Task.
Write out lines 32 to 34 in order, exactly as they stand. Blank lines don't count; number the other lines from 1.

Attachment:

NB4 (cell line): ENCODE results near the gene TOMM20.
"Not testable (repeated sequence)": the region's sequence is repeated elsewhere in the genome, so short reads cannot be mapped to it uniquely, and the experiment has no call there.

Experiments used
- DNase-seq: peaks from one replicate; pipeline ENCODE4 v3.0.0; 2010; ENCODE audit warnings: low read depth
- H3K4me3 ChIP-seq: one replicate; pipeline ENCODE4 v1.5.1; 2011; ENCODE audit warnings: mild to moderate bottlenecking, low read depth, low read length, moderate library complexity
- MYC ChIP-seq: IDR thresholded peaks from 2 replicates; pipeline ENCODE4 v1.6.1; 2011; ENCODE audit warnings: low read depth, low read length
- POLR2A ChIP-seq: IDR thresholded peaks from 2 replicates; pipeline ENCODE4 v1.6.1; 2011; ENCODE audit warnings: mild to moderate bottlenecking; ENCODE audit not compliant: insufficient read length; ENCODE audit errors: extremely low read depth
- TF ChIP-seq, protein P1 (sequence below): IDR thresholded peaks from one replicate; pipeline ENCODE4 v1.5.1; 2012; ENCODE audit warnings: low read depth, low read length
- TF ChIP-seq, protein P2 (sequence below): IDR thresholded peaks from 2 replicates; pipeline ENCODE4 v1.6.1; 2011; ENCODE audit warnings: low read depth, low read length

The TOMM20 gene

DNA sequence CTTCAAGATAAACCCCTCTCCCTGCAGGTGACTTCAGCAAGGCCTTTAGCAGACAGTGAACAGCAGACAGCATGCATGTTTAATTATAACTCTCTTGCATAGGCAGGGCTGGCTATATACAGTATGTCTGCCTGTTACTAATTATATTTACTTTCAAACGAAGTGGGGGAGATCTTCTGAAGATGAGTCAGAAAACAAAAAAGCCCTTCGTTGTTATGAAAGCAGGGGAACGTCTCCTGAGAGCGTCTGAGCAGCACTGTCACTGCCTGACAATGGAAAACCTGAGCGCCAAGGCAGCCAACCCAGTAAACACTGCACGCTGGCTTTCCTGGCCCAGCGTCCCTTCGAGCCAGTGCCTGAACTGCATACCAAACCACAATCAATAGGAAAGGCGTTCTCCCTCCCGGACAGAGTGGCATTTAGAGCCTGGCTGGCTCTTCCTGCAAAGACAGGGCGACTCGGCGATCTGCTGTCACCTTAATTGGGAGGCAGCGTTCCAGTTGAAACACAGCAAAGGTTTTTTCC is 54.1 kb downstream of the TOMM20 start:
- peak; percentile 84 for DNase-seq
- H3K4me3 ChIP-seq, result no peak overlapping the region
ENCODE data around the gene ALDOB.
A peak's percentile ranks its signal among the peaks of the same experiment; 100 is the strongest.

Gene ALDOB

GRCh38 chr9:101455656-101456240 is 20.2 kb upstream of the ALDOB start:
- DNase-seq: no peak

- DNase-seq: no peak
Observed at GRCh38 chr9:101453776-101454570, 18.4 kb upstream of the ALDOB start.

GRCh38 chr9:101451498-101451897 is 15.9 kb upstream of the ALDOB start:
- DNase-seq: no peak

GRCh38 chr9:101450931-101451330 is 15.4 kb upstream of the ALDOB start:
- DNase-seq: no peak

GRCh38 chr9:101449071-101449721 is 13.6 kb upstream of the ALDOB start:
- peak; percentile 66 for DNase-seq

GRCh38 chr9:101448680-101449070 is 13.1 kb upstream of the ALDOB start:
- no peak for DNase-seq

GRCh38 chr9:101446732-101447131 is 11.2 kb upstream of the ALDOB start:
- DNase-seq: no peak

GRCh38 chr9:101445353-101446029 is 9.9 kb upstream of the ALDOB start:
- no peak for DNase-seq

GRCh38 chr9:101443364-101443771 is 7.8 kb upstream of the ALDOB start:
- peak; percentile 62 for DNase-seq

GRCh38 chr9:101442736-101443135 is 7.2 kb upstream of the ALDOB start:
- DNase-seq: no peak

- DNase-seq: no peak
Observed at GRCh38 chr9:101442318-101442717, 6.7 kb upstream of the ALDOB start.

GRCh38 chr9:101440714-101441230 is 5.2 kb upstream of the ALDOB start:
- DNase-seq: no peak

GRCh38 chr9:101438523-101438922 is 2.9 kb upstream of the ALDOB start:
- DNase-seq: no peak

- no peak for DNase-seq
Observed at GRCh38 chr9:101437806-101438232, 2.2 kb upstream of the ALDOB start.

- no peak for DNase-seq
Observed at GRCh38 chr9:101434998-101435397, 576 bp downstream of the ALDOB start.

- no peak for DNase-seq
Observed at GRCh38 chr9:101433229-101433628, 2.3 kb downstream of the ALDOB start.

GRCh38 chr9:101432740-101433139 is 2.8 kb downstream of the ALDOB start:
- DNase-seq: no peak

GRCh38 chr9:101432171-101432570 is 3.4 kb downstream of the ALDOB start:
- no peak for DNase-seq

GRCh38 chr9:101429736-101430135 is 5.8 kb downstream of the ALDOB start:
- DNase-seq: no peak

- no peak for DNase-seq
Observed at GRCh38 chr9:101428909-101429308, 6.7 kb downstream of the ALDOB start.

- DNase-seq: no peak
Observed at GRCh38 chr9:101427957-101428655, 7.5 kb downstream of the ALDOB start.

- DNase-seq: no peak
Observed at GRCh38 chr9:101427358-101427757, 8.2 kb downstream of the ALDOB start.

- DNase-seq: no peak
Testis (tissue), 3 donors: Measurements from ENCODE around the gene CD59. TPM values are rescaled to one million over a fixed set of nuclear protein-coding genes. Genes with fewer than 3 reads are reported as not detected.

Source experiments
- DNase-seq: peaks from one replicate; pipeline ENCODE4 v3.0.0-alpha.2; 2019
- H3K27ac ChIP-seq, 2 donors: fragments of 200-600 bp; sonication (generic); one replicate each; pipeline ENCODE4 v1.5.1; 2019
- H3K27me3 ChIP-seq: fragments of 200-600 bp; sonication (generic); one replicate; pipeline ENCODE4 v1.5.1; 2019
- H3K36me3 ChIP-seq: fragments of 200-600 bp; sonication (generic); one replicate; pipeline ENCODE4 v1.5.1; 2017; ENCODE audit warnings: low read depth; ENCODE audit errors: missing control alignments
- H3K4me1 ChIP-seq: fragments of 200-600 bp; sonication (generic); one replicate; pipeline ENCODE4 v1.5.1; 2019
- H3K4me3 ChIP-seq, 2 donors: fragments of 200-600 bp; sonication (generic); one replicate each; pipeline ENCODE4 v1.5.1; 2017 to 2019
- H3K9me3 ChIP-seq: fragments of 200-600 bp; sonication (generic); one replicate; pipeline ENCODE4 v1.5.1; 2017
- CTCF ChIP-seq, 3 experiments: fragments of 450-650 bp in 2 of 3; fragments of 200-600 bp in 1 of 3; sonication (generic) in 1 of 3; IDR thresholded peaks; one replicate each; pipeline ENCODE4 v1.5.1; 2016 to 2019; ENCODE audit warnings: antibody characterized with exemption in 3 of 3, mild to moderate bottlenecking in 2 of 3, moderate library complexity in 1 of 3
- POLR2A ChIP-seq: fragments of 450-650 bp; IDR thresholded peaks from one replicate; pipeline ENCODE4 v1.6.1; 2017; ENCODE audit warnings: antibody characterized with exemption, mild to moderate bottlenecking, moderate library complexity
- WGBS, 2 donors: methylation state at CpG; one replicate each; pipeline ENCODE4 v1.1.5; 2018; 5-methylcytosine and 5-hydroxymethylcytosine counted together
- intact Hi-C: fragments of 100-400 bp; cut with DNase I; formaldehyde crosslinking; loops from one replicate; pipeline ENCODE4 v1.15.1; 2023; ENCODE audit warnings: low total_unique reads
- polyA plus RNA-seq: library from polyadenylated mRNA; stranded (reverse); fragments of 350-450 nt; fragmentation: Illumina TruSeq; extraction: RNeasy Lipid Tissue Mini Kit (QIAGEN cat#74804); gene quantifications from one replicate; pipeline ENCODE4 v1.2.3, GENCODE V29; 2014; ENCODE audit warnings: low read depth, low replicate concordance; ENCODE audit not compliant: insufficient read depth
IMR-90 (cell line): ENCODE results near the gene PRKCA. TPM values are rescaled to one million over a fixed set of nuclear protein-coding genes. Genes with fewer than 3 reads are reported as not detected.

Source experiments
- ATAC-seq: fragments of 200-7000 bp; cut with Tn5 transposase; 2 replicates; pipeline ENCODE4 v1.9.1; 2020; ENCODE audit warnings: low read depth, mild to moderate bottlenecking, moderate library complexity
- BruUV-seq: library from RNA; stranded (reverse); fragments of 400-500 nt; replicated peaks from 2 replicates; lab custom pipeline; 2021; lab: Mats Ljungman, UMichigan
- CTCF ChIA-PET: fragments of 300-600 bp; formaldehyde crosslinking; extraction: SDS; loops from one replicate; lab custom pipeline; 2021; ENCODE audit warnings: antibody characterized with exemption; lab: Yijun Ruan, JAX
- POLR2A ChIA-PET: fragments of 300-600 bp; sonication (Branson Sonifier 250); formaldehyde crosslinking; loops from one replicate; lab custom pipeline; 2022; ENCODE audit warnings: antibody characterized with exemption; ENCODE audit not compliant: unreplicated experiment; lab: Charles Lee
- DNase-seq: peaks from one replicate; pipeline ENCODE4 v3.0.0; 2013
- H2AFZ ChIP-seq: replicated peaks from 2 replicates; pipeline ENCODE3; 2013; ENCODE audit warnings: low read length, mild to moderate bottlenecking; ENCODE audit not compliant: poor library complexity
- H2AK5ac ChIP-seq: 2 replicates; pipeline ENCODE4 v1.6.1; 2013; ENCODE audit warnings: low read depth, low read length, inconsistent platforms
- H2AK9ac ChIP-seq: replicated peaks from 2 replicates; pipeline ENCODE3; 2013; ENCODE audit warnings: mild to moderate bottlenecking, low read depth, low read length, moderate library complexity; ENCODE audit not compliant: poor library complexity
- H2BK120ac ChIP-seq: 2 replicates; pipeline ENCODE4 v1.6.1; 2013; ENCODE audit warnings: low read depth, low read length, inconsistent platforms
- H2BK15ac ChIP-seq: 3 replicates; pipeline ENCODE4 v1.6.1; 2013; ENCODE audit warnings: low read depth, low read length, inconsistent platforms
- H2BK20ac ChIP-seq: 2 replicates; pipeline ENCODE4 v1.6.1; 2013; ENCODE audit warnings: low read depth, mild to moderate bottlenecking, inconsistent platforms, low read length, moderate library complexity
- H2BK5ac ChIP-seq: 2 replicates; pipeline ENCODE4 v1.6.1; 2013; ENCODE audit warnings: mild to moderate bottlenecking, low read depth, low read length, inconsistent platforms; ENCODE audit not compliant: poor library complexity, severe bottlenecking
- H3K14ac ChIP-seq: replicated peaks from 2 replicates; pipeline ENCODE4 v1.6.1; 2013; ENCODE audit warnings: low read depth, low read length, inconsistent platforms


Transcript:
- no peak for DNase-seq

GRCh38 chr9:101443364-101443771 is 7.8 kb upstream of the ALDOB start:
- peak; percentile 62 for DNase-seq